A critical examination of the Harper Conservative's fiscal austerity strategies in the wake of Budget 2011-2012 and the often bitter politics of continued minority government.
Continuing its tradition of timely and exemplary scholarship, the 2011-2012 edition of How Ottawa Spends examines national politics, priorities, and policies, with an emphasis on the austerity measures and budget cutting strategy of the Harper Conservative government; it also includes an analysis of the outcome of the federal election in May 2011.
Leading scholars from across Canada examine a new era of "life under the knife" in the context of the Harper agenda after five years in power, the partisan calculus of a minority Parliament, and a deep global recession still in crisis mode. Given the budget-related pressure for an election, the book poses questions about the degree to which the budget agenda involves the political arts of "trimming fat" versus "slicing the pork" of partisan spending. Several closely linked political, policy, and spending realms are examined, including economic stimulus, environmental assessment, energy and climate change, health care, science and technology, immigration, and northern strategy (including affordable housing). Related governance issues such as the use of new media, regulatory budget cuts, Industry Canada as an economic regulator, and federal compensation costs are also discussed in detail.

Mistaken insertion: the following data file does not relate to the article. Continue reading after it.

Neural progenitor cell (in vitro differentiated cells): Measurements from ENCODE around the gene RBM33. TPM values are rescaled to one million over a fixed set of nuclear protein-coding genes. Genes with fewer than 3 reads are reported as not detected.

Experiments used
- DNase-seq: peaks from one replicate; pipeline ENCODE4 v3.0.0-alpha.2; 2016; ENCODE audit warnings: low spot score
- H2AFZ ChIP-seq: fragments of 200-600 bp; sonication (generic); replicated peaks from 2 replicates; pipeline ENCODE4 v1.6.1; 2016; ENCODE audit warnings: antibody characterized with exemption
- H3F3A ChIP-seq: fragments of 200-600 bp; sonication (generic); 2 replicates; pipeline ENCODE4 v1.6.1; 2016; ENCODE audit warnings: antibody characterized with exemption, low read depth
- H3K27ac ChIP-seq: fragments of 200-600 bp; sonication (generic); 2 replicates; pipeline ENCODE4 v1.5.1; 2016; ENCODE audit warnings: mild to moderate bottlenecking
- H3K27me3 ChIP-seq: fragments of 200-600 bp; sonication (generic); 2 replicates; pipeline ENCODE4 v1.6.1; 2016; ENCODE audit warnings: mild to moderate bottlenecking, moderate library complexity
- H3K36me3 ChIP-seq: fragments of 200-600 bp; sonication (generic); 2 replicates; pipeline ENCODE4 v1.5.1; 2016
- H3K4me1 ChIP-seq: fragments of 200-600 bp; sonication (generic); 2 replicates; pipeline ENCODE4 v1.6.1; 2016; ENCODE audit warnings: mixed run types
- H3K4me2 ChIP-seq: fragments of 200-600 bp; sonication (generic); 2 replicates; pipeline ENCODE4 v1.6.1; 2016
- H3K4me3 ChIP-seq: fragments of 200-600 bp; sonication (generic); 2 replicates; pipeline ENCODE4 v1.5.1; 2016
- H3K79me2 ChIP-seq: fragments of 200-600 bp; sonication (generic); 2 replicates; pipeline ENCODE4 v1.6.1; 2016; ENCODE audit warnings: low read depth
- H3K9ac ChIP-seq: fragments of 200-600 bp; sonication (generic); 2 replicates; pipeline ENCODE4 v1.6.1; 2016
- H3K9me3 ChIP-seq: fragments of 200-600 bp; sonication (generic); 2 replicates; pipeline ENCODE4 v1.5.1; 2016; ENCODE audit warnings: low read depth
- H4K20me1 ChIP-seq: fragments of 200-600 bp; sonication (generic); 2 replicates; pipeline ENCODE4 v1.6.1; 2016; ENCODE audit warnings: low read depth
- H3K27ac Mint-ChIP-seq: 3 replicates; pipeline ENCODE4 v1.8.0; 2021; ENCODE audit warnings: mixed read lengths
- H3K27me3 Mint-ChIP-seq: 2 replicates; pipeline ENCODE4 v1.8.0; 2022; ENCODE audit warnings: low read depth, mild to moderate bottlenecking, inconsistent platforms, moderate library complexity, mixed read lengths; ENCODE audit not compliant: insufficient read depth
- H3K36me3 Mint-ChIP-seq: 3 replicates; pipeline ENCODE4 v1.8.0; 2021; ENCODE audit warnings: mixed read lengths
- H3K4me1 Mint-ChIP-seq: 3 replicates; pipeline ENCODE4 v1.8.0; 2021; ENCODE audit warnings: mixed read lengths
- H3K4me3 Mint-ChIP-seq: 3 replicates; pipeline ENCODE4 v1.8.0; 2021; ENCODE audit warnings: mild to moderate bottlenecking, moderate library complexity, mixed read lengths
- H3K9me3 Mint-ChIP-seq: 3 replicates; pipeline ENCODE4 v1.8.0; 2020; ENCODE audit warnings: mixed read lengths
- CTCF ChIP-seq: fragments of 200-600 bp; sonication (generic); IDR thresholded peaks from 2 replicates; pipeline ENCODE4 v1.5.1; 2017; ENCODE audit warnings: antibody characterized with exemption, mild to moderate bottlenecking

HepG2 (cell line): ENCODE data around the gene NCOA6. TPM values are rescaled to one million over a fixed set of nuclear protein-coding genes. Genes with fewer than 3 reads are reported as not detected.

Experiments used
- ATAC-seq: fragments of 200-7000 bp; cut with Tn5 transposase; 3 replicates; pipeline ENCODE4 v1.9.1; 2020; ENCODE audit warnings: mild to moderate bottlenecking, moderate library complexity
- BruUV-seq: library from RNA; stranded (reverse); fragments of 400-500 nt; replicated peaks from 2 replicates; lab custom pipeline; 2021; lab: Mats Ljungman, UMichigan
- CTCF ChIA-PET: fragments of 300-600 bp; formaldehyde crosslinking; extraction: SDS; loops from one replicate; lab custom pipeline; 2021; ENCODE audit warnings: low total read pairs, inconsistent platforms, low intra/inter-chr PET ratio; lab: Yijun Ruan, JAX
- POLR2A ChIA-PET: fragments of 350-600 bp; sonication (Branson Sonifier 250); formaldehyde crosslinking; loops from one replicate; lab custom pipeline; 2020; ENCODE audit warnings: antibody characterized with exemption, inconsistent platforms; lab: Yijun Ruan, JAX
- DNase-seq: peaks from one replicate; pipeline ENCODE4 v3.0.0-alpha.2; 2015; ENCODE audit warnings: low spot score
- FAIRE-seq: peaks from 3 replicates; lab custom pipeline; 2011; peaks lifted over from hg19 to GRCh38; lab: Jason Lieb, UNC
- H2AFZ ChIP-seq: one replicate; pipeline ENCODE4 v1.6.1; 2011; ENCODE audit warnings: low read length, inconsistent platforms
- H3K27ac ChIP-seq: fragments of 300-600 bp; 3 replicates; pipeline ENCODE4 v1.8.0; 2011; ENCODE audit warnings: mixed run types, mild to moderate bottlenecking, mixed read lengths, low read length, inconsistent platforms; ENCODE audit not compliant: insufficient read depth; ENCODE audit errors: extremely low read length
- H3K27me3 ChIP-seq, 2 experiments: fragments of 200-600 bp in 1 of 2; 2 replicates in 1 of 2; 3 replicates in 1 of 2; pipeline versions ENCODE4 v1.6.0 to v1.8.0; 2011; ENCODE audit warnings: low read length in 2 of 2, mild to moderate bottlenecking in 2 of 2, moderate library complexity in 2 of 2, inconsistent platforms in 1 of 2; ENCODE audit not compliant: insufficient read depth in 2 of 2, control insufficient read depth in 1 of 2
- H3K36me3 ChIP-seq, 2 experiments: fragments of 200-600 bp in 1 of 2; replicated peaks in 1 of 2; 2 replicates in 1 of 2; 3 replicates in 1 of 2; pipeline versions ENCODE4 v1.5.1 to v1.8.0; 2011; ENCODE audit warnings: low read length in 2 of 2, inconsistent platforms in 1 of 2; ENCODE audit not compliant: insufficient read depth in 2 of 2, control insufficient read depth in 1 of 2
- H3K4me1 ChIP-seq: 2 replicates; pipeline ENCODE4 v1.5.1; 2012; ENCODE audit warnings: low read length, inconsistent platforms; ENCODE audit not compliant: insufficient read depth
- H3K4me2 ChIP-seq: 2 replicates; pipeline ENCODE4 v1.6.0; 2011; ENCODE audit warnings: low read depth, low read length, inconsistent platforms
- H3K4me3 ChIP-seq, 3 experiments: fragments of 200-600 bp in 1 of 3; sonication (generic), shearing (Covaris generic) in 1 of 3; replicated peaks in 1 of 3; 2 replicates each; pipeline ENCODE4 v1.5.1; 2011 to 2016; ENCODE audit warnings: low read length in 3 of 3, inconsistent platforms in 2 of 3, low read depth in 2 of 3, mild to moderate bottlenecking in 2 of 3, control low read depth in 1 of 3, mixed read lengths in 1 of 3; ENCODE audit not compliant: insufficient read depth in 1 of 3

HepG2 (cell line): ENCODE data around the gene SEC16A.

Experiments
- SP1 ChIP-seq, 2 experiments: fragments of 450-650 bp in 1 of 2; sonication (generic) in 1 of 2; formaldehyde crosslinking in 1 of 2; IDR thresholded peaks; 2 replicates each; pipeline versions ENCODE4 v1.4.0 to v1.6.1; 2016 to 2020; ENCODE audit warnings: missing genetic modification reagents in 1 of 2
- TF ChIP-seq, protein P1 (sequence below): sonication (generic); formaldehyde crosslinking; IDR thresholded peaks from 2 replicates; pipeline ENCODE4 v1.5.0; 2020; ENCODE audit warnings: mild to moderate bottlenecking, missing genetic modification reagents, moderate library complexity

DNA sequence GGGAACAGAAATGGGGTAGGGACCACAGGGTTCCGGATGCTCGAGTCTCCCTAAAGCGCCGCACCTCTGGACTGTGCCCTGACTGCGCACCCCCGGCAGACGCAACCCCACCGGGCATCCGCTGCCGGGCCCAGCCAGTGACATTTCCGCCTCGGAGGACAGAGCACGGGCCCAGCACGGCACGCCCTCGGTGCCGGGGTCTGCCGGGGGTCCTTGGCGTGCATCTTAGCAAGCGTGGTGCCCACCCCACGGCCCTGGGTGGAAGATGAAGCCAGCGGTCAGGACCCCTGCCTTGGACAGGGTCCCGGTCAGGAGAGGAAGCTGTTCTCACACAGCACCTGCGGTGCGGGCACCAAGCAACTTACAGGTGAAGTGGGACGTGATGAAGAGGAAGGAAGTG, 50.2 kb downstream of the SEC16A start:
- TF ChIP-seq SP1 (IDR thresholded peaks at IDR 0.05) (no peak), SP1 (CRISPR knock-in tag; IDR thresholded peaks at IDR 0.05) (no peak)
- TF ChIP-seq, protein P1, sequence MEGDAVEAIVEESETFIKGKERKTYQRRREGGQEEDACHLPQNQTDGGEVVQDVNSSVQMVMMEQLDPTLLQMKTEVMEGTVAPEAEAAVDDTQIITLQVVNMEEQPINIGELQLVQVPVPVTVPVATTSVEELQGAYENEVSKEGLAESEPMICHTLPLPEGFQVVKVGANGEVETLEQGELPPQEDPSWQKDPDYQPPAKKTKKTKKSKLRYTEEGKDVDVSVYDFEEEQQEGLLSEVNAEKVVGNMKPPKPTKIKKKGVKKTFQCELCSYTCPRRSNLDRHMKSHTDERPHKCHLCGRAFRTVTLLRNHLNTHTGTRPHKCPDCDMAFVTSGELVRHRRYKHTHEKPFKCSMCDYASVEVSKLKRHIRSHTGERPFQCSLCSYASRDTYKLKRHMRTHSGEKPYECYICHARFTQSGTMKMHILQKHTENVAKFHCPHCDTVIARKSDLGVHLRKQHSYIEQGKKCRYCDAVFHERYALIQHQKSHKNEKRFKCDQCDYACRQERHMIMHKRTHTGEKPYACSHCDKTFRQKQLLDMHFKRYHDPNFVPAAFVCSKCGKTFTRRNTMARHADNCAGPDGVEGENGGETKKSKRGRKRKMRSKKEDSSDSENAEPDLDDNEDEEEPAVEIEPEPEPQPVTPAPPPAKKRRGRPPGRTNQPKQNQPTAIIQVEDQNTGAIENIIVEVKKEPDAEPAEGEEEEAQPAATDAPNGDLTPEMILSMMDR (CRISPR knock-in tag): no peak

Contributors include Frances Abele (Carleton University), Caroline Andrew (University of Ottawa), Vandna Bhatia (Carleton University), Neil Bradford (University of Western Ontario), Francois Bregha (Statos), David Castle (University of Edinburgh), G. Bruce Doern (Carleton University and University of Exeter), Nick Falvo (Carleton University), Mary Francoli (Carleton University), Ruth Hubbard (University of Ottawa), Derek Ireland (Carleton University), James Lahey (University of Ottawa), Douglas Macdonald (University of Toronto), Eric Milligan (Regulatory Consulting Group Inc, Ottawa), Leslie A. Pal (Carleton University), Gilles Paquet (University of Ottawa), Peter W.B. Phillips (University of Saskatchewan), Richard Schultz (McGill University), Christopher Stoney (Carleton University), Kernaghan Webb (Ryerson University), and Wei Xie (doctoral student, Carleton University).